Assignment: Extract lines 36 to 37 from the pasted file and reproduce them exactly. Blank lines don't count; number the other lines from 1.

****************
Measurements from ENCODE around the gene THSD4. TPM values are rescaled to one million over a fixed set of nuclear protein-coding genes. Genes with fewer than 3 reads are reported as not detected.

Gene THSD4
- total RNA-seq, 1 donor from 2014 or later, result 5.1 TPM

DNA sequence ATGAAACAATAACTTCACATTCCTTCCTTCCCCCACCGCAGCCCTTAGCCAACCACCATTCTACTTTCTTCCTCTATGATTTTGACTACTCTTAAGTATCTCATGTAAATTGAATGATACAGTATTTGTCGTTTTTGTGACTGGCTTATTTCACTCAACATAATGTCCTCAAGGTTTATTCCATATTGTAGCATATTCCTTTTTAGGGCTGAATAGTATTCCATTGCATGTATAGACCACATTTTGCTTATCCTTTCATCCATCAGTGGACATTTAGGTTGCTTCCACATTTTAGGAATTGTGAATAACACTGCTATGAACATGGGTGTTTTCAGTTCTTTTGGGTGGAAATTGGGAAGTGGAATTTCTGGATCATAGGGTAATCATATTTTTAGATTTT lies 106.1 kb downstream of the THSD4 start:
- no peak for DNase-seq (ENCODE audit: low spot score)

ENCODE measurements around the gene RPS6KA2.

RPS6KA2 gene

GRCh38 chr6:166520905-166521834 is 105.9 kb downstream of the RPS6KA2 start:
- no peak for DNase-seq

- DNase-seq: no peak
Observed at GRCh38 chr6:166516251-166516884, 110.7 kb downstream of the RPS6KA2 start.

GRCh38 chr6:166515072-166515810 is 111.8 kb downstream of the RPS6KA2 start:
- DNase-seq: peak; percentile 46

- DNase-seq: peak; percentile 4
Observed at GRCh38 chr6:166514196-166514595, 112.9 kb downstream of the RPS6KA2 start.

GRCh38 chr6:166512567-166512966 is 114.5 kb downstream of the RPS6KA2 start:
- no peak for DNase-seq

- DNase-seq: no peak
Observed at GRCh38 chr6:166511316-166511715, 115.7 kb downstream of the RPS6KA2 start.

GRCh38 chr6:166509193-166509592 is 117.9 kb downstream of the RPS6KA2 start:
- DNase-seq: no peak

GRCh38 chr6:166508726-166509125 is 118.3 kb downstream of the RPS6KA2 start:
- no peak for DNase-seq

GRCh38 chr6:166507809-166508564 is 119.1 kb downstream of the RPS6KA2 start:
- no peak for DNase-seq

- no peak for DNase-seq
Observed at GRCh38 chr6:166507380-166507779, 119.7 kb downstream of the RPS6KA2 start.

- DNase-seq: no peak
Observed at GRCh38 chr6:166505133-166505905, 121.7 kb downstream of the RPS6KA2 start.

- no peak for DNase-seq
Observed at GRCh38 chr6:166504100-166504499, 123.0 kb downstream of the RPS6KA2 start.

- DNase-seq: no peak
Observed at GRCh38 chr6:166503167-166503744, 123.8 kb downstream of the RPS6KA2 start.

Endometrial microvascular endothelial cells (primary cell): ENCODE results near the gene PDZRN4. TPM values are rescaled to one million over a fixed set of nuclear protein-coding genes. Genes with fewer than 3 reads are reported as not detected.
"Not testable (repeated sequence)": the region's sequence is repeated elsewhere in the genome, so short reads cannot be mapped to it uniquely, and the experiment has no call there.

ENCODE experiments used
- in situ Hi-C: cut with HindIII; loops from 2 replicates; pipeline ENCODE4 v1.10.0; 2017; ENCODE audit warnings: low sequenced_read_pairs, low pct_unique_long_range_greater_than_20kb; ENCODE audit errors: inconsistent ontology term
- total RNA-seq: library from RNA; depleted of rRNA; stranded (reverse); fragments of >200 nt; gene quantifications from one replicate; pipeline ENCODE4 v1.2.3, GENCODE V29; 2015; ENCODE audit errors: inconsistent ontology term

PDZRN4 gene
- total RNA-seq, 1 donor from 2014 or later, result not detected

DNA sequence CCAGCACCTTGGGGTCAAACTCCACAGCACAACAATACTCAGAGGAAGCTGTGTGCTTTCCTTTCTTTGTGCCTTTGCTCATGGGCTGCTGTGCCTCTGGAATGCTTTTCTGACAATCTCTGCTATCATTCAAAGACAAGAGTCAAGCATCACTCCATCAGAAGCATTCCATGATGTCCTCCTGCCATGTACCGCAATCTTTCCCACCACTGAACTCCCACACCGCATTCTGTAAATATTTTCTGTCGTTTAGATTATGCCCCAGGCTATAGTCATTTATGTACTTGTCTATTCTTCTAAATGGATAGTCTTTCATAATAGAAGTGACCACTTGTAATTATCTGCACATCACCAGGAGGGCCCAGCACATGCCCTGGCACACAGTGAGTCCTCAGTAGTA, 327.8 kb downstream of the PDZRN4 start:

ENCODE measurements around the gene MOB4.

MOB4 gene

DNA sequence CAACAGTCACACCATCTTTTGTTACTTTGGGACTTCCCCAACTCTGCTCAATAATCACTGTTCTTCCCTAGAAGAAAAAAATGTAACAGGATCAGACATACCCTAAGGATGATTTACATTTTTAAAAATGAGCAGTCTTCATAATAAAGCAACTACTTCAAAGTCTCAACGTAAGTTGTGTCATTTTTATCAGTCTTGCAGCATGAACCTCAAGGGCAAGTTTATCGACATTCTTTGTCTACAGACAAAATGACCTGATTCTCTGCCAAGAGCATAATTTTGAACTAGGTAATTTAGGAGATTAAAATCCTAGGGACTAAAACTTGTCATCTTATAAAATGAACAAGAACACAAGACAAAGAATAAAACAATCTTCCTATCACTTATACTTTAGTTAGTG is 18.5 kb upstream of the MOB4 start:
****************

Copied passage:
ENCODE experiments used
- in situ Hi-C: cut with HindIII; loops from 2 replicates; pipeline ENCODE4 v1.10.0; 2017; ENCODE audit warnings: low sequenced_read_pairs, low pct_unique_long_range_greater_than_20kb; ENCODE audit errors: inconsistent ontology term